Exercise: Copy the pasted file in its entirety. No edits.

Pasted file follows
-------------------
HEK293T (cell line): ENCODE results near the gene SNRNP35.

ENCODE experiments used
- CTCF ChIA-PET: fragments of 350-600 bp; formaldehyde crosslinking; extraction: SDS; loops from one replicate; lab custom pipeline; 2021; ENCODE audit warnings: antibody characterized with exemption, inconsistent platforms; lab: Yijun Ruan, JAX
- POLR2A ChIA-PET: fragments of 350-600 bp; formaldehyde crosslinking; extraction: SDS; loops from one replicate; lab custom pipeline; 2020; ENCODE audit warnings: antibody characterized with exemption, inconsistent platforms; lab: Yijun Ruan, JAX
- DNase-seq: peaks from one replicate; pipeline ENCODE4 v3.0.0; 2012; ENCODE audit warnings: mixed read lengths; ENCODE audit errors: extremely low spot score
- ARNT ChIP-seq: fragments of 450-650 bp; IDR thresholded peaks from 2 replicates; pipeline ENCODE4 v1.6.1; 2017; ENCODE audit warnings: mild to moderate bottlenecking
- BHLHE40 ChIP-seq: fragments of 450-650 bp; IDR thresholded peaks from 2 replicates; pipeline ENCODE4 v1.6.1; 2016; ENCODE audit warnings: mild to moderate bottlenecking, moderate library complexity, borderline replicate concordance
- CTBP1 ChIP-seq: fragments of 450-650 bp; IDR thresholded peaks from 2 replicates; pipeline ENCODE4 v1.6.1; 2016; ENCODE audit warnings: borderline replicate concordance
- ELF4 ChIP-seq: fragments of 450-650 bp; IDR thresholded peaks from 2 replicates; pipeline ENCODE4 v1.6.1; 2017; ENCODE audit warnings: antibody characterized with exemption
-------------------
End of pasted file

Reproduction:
HEK293T (cell line): ENCODE results near the gene SNRNP35.

ENCODE experiments used
- CTCF ChIA-PET: fragments of 350-600 bp; formaldehyde crosslinking; extraction: SDS; loops from one replicate; lab custom pipeline; 2021; ENCODE audit warnings: antibody characterized with exemption, inconsistent platforms; lab: Yijun Ruan, JAX
- POLR2A ChIA-PET: fragments of 350-600 bp; formaldehyde crosslinking; extraction: SDS; loops from one replicate; lab custom pipeline; 2020; ENCODE audit warnings: antibody characterized with exemption, inconsistent platforms; lab: Yijun Ruan, JAX
- DNase-seq: peaks from one replicate; pipeline ENCODE4 v3.0.0; 2012; ENCODE audit warnings: mixed read lengths; ENCODE audit errors: extremely low spot score
- ARNT ChIP-seq: fragments of 450-650 bp; IDR thresholded peaks from 2 replicates; pipeline ENCODE4 v1.6.1; 2017; ENCODE audit warnings: mild to moderate bottlenecking
- BHLHE40 ChIP-seq: fragments of 450-650 bp; IDR thresholded peaks from 2 replicates; pipeline ENCODE4 v1.6.1; 2016; ENCODE audit warnings: mild to moderate bottlenecking, moderate library complexity, borderline replicate concordance
- CTBP1 ChIP-seq: fragments of 450-650 bp; IDR thresholded peaks from 2 replicates; pipeline ENCODE4 v1.6.1; 2016; ENCODE audit warnings: borderline replicate concordance
- ELF4 ChIP-seq: fragments of 450-650 bp; IDR thresholded peaks from 2 replicates; pipeline ENCODE4 v1.6.1; 2017; ENCODE audit warnings: antibody characterized with exemption